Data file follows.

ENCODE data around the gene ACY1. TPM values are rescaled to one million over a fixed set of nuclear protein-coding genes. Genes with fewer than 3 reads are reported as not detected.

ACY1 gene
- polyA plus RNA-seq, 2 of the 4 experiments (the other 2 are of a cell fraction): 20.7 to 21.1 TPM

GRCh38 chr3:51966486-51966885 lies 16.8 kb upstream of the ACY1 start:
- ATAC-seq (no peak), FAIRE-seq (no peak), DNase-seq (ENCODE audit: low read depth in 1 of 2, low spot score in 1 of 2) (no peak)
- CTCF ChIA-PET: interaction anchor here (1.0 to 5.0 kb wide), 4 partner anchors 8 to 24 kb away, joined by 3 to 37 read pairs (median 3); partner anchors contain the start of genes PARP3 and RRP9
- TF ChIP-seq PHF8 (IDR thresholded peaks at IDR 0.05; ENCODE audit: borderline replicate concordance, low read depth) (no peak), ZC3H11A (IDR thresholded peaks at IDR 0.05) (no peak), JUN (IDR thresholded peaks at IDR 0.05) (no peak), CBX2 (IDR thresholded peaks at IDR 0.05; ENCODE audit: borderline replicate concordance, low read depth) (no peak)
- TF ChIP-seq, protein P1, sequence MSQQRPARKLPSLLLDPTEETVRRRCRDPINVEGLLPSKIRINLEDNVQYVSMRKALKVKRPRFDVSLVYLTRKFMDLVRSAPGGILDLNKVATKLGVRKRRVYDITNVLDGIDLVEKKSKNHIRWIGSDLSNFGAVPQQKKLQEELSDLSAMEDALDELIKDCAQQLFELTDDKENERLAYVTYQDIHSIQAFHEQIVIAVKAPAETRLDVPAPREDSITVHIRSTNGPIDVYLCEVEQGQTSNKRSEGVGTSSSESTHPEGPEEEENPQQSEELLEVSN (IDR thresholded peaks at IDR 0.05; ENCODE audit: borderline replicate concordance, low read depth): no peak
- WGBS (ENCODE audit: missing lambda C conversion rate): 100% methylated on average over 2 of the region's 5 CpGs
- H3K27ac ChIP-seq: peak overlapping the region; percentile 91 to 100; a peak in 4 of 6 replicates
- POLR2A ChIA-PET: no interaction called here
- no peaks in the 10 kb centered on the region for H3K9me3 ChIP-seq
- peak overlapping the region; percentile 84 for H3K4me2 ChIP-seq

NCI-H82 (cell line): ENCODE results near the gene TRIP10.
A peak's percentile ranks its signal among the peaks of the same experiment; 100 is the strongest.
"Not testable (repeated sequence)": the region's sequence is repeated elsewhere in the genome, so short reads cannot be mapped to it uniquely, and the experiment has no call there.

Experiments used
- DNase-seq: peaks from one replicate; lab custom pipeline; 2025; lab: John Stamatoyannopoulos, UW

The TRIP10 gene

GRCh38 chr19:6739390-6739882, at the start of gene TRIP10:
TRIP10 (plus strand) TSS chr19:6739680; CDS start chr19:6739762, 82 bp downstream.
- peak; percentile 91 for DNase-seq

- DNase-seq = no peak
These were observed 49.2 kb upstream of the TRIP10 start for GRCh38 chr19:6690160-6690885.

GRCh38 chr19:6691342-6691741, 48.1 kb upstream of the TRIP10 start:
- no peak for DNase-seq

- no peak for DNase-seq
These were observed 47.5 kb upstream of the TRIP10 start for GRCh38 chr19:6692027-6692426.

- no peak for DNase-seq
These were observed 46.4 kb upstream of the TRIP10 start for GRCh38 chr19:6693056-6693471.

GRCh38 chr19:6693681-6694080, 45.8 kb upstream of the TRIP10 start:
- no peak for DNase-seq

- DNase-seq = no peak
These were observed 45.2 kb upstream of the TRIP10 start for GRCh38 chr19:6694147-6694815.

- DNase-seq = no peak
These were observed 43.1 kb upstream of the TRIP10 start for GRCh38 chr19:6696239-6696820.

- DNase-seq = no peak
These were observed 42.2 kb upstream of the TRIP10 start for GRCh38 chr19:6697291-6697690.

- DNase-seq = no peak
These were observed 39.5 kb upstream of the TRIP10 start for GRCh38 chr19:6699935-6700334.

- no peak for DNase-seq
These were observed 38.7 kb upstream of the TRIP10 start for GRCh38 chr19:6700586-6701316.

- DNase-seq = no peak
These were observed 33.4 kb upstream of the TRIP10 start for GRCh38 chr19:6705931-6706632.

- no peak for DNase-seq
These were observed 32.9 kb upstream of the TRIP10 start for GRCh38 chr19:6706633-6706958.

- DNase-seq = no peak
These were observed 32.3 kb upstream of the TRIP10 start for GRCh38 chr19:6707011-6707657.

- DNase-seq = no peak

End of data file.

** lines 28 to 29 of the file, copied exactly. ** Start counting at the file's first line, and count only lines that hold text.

These were observed 47.5 kb upstream of the TRIP10 start for GRCh38 chr19:6692027-6692426.

- no peak for DNase-seq